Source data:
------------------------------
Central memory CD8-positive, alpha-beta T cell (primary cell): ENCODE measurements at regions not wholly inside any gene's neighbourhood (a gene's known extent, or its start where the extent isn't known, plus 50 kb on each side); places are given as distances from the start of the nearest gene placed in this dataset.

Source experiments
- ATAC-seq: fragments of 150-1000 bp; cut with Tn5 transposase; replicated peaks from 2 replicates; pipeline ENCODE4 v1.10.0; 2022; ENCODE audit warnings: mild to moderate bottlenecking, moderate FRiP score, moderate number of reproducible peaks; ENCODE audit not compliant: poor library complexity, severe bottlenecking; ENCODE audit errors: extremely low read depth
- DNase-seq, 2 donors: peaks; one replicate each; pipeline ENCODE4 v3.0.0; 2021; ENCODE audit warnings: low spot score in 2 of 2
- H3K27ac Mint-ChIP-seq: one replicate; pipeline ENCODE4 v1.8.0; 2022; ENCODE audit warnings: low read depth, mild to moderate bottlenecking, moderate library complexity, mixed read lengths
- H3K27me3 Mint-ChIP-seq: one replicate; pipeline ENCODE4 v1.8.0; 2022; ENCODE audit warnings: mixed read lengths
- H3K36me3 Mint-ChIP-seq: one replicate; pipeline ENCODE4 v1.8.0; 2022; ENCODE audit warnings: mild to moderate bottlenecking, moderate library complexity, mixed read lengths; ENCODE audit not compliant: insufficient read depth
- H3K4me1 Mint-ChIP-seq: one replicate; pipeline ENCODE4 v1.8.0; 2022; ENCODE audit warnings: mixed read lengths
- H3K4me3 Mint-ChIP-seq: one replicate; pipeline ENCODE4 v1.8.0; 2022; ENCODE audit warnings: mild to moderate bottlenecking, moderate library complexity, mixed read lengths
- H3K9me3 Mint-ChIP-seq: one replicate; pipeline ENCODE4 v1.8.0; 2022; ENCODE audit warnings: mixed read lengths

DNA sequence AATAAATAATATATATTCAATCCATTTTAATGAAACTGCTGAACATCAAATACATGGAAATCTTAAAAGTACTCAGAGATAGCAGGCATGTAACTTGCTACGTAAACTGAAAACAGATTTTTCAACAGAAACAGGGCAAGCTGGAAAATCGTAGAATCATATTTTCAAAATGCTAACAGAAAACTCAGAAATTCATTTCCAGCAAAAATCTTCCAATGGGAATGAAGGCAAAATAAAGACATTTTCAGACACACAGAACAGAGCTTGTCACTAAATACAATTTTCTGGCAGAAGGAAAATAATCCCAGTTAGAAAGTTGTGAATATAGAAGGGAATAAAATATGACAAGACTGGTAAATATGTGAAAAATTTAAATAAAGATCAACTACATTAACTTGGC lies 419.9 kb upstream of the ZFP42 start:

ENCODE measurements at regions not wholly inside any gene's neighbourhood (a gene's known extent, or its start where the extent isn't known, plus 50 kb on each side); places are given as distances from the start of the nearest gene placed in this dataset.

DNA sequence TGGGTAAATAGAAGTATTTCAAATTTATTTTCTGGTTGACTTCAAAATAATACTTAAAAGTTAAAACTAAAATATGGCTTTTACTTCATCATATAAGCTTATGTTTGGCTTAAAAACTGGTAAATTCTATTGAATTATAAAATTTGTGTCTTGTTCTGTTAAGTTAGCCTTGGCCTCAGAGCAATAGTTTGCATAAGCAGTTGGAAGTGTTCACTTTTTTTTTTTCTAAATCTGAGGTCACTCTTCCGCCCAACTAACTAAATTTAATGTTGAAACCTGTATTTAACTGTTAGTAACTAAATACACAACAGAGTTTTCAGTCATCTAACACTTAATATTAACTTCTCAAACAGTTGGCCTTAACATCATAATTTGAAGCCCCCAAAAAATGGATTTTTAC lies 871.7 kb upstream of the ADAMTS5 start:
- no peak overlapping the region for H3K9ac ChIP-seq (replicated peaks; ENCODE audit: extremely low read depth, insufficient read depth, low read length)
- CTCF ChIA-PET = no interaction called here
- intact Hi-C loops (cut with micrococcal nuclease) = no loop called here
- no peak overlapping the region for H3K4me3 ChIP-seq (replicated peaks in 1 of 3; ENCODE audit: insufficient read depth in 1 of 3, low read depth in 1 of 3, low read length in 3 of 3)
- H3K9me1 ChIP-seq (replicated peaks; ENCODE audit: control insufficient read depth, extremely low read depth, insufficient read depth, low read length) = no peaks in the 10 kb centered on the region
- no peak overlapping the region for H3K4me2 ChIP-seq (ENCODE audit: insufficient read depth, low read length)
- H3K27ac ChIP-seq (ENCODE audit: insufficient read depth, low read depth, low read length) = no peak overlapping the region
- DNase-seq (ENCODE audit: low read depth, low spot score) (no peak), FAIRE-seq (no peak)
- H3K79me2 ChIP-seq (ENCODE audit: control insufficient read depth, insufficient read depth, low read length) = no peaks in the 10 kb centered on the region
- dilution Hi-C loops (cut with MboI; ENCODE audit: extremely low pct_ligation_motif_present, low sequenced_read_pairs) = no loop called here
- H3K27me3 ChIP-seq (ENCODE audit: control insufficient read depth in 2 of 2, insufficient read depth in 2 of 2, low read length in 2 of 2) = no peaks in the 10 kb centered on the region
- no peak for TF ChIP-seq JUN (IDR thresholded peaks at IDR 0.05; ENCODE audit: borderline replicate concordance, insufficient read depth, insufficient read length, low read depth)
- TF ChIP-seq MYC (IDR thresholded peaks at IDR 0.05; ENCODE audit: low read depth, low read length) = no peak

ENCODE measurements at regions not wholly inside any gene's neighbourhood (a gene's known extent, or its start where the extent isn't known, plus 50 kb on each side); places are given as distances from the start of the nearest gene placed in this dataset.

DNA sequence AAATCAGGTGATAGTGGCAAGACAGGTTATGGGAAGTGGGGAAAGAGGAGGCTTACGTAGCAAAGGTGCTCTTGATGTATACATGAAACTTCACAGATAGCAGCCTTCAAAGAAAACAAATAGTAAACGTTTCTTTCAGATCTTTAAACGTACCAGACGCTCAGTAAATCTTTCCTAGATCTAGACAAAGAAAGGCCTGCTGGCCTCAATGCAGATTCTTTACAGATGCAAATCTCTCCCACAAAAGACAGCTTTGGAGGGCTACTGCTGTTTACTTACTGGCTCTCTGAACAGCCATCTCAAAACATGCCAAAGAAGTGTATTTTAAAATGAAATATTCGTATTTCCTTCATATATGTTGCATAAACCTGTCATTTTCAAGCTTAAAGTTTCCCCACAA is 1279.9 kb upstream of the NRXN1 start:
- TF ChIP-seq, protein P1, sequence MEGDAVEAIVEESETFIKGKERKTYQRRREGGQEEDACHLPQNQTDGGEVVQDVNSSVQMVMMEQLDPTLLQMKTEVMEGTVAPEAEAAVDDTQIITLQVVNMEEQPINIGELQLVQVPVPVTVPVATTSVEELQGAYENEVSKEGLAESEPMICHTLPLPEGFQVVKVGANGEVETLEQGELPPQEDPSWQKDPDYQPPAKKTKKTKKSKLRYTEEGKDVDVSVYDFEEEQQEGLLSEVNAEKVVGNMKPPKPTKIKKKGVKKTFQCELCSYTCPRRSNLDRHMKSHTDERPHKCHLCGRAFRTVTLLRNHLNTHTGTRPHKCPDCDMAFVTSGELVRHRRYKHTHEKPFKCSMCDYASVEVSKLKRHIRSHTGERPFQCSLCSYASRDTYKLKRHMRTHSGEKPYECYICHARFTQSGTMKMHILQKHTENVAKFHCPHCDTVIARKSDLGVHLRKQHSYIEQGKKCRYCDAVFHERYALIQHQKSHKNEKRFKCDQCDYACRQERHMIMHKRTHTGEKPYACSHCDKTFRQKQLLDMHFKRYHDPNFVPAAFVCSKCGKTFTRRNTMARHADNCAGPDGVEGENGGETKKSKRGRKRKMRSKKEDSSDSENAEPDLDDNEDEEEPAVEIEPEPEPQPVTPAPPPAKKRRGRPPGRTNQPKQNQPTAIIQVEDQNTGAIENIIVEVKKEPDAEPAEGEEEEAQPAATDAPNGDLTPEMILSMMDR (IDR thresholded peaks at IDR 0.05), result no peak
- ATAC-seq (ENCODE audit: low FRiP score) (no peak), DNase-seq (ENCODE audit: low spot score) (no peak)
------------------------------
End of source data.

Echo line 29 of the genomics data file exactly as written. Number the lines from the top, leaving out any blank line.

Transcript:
- TF ChIP-seq, protein P1, sequence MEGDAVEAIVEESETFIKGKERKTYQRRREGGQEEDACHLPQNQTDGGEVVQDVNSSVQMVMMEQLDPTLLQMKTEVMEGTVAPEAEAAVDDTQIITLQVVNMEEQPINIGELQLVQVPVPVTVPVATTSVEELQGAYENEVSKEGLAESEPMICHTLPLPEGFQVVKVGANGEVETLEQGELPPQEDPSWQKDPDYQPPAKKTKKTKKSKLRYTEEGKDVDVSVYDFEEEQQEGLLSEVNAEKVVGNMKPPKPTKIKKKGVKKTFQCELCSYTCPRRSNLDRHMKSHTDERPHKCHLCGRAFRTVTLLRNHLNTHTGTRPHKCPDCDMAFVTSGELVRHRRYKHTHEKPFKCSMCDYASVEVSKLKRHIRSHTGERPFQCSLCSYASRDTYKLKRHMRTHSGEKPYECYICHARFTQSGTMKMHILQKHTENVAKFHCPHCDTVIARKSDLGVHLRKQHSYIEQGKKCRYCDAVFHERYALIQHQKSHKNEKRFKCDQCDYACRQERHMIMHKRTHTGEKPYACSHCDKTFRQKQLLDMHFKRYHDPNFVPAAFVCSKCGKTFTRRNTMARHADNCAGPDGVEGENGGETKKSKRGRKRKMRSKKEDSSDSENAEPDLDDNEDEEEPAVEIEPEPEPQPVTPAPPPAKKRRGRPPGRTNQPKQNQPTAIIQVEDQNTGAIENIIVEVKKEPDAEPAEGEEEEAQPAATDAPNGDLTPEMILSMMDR (IDR thresholded peaks at IDR 0.05), result no peak